Climate and Landscape
The promise of summer was short-lived this month as a cold front crept into the Delta making sure that we all cuddled up with our winter warmers, enjoying the “bush babies” keeping the beds toasty after a chilly day out on the water. The water level became noticeably lower this month as the season has progressed, allowing an assortment of storks to feed on accessible shallow-water prey.
A breeding pair of artistically coloured saddle-billed storks has set up residence at Jacana. The two of them are often seen in front of the camp whilst high tea is being enjoyed by all. A lucky few have even witnessed them chasing after the quick-moving freshwater crabs that scurry among the reeds, the highlight being when one of them caught a snake and shared it with his partner… very rare indeed.
A single bull elephant was seen circling the island during July, a very calm and relaxed individual, allowing people to watch him and enjoy his presence. The opportunity to stand shoulder to shoulder with nature’s megafauna truly is a humbling experience.
The birds at Jacana will always remain a memorable experience for any birder frequenting our hotspots; our Pel’s fishing-owls remain a dominant voice in the evening choir, always putting a smile on the birders’ faces while all the fruit-eaters have gathered at the big fig tree growing through our bar area. Photographers and birders alike spend hours watching the colourful birds chirping away as they gorge themselves on the ripening fruits.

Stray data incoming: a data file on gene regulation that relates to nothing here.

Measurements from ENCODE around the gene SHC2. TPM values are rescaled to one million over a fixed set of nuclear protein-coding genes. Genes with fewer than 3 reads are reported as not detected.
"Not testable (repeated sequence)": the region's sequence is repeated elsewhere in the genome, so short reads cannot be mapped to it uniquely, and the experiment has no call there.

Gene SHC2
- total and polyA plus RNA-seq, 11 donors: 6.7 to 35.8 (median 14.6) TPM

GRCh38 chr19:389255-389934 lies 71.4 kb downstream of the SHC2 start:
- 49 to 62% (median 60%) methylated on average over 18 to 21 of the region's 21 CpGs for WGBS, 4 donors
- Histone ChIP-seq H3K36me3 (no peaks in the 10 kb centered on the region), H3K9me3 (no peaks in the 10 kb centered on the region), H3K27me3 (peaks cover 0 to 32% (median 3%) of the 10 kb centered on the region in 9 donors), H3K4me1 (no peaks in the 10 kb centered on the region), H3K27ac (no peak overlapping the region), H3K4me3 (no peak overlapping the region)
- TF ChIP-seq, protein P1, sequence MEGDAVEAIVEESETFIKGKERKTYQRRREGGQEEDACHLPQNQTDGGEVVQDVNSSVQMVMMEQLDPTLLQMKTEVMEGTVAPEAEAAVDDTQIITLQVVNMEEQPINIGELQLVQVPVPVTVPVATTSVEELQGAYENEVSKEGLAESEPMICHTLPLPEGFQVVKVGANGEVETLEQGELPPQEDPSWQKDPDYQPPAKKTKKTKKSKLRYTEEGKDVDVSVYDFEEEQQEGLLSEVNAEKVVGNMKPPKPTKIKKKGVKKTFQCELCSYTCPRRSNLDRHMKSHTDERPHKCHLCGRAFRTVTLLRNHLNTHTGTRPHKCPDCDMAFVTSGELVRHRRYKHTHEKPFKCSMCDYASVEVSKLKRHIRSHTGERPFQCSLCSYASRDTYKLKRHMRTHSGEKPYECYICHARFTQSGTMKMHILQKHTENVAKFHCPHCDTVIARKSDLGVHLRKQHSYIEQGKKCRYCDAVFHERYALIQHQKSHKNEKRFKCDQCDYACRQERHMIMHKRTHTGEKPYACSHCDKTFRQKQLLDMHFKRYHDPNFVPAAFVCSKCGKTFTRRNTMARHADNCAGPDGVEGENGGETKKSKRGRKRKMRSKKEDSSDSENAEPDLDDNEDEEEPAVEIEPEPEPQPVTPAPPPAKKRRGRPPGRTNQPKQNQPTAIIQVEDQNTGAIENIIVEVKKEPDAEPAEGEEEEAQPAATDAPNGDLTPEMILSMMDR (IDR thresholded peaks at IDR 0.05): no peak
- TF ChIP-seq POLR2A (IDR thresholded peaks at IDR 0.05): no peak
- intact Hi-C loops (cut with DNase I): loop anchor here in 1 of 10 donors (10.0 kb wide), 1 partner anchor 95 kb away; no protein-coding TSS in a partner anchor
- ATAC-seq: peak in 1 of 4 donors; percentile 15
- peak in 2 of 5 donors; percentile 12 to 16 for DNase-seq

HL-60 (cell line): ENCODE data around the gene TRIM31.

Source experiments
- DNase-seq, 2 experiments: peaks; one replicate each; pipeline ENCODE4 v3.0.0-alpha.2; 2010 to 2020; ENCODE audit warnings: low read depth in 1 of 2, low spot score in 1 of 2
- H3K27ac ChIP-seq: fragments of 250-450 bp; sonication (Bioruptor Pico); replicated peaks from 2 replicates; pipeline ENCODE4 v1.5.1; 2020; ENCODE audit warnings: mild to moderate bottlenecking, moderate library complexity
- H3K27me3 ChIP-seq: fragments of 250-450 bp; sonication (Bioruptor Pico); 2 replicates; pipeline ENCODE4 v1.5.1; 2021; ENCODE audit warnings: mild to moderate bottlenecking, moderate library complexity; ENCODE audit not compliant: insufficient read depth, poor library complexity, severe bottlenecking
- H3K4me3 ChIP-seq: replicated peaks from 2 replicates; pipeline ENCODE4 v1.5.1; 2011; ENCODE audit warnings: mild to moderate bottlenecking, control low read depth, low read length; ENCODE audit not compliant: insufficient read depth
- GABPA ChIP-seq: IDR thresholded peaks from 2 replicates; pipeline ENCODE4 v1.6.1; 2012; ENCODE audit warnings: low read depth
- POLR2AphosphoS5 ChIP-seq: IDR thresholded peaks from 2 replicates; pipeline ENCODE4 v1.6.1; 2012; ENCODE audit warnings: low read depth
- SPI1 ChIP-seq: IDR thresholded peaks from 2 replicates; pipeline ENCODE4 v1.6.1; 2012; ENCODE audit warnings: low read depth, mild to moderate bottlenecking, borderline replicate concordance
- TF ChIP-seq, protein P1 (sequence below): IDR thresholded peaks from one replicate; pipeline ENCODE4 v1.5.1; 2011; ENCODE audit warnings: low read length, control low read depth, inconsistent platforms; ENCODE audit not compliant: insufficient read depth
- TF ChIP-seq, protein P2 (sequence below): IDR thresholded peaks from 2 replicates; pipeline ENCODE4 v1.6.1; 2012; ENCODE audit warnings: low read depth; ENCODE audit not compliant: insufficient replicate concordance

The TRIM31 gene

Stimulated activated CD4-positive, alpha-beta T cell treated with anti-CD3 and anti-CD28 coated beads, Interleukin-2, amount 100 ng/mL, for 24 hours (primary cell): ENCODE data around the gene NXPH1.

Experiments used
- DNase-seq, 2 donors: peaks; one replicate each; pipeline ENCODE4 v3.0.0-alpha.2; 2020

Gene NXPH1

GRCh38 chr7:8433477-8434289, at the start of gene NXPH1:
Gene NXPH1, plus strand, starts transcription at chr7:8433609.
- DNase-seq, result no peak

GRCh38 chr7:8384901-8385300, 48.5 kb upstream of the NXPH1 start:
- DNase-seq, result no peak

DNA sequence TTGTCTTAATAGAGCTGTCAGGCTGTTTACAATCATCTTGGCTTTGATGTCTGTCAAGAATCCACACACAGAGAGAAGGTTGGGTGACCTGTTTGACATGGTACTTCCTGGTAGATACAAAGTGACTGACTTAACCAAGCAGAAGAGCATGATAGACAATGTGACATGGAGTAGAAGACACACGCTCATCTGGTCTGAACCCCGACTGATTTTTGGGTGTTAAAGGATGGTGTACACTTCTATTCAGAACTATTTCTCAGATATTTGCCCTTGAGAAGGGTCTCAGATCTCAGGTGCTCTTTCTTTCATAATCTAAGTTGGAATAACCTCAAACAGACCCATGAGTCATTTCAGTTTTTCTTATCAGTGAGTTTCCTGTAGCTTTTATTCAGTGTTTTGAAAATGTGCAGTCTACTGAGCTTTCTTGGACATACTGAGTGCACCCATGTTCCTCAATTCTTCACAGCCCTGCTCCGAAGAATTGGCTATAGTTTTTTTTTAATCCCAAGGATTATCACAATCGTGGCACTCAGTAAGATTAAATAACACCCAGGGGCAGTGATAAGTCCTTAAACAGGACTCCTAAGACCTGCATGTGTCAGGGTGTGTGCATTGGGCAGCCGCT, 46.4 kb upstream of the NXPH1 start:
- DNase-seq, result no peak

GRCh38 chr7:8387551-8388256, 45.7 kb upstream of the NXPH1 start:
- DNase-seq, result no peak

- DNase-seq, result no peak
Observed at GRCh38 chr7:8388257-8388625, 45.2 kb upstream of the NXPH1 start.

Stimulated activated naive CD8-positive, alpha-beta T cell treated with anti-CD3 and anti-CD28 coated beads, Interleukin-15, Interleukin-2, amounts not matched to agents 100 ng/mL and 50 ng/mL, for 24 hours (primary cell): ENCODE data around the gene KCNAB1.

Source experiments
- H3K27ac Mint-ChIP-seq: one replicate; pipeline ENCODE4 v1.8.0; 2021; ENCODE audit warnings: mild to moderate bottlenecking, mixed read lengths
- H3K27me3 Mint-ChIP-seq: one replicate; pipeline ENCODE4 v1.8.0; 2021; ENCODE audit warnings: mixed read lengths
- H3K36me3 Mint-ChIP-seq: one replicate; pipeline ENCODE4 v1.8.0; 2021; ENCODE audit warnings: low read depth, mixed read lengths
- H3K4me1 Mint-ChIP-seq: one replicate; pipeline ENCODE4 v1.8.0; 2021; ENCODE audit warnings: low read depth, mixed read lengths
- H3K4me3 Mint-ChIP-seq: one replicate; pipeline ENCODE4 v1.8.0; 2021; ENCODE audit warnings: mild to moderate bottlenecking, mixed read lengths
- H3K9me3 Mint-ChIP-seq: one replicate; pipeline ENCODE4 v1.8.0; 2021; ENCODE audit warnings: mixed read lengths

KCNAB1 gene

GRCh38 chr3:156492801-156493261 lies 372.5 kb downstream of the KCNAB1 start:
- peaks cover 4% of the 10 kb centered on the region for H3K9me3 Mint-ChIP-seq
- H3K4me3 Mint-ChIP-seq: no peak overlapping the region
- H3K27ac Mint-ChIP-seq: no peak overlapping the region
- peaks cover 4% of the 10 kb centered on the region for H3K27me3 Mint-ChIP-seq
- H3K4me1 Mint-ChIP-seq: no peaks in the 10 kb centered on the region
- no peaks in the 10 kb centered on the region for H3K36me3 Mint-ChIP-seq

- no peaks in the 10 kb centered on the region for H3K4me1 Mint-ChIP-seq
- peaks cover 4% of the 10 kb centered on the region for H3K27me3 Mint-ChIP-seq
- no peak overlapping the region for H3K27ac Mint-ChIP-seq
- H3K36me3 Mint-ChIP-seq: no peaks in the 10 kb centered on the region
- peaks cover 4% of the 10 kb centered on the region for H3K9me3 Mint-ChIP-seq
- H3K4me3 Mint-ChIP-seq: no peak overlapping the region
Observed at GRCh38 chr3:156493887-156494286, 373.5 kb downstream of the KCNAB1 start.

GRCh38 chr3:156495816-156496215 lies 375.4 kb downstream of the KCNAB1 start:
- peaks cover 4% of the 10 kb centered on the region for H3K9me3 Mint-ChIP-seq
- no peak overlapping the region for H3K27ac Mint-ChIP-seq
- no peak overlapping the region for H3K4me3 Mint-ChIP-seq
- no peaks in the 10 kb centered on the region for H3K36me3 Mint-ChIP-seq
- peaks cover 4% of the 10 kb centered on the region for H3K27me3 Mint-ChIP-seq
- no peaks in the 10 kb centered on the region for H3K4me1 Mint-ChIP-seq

The Three Sisters baobab was visited by all of our guests this month, the mekoro quietly waiting for their passengers as guests stood in awe in front of the massive tree. Our knowledgeable guides have all had the opportunity to share their knowledge of the Delta in the shadow of this tree, even teaching the odd few how to make a ‘friction fire’ just by rubbing two sticks together.
The brave few took a mokoro lesson in the shallow water in front of Jacana, some managing to keep their balance, whilst others felt the chilly water of the Delta when their concentration was broken; the fun was relished by all as it became a competition to see who could stay on the longest. Eventually everyone had a swim!
Staff in Camp
Managers: Paul Schofield and Tania Weitsz
Guides: TH Mahongo, Moruti Maipelo